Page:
kitchen table math, the sequel: the Keller Plan at law school

Thursday, March 15, 2007

the Keller Plan at law school

I have been meaning to post this link for at least a year now.

I'm finally doing so in reaction to Redkudu's question about what Direct Instruction in high school might look like.

I took two courses taught by the Keller Method in college, one at Wellesley and one at Dartmouth. They were fantastic, and I still remember the material I learned in the Keller Method statistics course to this day.

Why did the Keller method come and go along with every other effective form of instruction?

Part of the answer is here:

In a profession as conservative as ours, any new development is viewed with suspicion, and it is necessary to lay carefully the groundwork for any innovation.[44] We did this by circulating information to our colleagues and conducting seminars describing the method and our particular implementation. The stratagem was successful, and the experiment has been received with interest, although it is also fair to say that the interest is coloured by a healthy scepticism.

The major political problem is the distribution of grades. Keller himself warned that the Plan is not suitable for any teacher "...who believes that, because of genetic or environmental factors, only a handful of his pupils can ever be deserving of an A or its equivalent."[45] We anticipated correctly that this would be a problem. The Dean and Teaching Committee approved our assessment scheme in advance and on the understanding that our mark distribution might very well be skewed. The actual results were much better than we anticipated (see the section on statistics), but this just makes the political problem worse! There are several solutions to this problem, none entirely satisfactory. It is possible to modify the "no penalty for failure" rule. This would discourage students from using the examination system as a tutorial method. It would also dramatically increase student dissatisfaction with the examination system, particularly if the computer examination system is used.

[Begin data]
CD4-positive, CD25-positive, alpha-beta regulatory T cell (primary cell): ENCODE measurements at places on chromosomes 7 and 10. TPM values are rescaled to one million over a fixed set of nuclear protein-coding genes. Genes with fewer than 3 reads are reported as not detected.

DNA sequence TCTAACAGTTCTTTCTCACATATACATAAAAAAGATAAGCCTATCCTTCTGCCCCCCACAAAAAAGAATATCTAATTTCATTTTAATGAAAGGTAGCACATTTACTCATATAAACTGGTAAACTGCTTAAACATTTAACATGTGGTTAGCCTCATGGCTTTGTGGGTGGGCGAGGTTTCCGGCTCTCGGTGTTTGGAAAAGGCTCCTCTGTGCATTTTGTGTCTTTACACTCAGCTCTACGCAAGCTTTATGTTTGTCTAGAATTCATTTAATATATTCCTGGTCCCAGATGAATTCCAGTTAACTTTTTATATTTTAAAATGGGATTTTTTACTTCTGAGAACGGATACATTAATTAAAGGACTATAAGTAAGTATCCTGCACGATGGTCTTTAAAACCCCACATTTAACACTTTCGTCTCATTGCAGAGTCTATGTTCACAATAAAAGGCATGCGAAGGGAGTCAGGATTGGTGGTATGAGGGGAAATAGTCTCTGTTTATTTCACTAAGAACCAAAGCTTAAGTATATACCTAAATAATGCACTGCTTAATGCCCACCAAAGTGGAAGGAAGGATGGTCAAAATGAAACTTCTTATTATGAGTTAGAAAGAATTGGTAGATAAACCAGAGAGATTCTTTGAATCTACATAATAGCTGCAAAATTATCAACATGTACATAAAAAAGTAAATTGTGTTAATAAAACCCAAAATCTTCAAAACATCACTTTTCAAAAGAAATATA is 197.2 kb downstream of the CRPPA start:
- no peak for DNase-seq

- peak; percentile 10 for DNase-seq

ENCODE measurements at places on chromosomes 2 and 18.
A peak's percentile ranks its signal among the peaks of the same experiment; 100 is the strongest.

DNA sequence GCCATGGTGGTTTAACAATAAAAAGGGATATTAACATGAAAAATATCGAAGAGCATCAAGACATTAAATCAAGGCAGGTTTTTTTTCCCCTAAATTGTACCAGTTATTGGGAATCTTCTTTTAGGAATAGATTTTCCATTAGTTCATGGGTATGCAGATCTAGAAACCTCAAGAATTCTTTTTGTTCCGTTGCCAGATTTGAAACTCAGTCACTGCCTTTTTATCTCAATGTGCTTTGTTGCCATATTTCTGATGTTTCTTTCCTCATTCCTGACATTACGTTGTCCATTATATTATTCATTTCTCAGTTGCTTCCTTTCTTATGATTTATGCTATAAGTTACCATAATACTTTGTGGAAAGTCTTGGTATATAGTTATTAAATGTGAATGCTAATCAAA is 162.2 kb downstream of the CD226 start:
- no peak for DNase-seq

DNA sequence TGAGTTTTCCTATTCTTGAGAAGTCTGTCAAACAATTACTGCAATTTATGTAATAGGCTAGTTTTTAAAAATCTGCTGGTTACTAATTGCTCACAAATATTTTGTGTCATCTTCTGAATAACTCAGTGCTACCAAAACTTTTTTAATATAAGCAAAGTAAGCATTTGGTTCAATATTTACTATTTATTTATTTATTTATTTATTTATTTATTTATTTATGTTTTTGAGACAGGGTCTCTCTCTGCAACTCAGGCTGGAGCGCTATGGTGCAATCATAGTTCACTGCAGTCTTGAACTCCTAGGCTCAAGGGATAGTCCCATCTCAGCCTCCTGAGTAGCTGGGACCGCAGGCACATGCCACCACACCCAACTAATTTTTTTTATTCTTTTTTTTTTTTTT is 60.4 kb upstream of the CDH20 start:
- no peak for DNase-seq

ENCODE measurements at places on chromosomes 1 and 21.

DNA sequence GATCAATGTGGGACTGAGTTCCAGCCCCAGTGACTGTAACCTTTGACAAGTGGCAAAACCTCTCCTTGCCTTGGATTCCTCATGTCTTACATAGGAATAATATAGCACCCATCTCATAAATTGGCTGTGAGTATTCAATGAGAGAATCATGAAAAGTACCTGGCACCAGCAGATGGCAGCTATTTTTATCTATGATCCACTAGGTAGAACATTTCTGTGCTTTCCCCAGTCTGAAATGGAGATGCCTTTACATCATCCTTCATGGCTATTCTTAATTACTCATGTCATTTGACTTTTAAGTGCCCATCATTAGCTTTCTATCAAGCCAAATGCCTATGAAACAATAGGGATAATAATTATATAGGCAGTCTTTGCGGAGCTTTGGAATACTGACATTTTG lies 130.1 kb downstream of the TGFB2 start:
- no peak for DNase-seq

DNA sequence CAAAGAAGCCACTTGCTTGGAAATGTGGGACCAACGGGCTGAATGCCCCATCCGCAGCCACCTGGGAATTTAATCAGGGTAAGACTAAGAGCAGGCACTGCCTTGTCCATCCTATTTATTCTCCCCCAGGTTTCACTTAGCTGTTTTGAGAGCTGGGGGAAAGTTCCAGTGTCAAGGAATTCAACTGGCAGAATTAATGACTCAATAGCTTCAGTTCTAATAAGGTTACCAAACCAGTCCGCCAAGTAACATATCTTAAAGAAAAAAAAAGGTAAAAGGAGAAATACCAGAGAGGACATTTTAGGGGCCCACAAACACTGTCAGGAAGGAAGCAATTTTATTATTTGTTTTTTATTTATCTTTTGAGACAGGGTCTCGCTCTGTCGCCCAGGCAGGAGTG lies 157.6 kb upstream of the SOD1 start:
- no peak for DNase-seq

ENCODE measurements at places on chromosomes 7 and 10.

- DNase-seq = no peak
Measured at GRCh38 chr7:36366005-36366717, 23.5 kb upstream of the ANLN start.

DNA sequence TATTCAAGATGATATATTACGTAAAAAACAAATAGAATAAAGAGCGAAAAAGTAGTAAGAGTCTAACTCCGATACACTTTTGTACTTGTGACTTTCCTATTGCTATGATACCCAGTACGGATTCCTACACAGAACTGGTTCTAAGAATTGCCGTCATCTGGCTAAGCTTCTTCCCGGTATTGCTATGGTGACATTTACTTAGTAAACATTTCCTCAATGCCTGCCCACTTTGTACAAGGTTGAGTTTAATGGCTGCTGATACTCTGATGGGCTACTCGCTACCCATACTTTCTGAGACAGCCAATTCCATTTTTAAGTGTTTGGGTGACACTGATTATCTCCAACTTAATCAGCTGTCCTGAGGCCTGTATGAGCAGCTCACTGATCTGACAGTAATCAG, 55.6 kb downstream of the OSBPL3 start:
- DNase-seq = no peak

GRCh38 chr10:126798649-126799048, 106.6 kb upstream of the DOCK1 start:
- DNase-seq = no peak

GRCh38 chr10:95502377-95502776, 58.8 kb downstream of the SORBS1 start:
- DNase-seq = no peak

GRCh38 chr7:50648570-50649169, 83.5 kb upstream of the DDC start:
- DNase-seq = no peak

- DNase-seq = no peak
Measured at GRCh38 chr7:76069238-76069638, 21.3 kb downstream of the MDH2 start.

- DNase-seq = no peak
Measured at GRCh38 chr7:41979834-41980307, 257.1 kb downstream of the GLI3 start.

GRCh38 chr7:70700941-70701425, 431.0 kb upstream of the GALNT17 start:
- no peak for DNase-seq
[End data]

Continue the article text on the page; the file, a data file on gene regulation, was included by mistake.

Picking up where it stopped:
Another solution is to reduce the marks given for completion of modules, mark the final examination ruthlessly and scale the final marks if necessary. There is little educational justification for this, but it is the most direct response to the problem. We intend to argue that successful completion of all modules is at least worthy of a credit,[46] so that the Keller Plan course would still be outside Faculty guidelines.

One strategy that might be a solution is worthy of exploration. Students would not receive full marks for a module, but instead a percentage of full marks based on their performance in the module examination.[47] The difference from the first solution is that students could re-examine until they reached a level which they found satisfactory. A class of very ambitious students could still yield a grade distribution which would leave the Faculty foaming.

time to order my hard copy of this article

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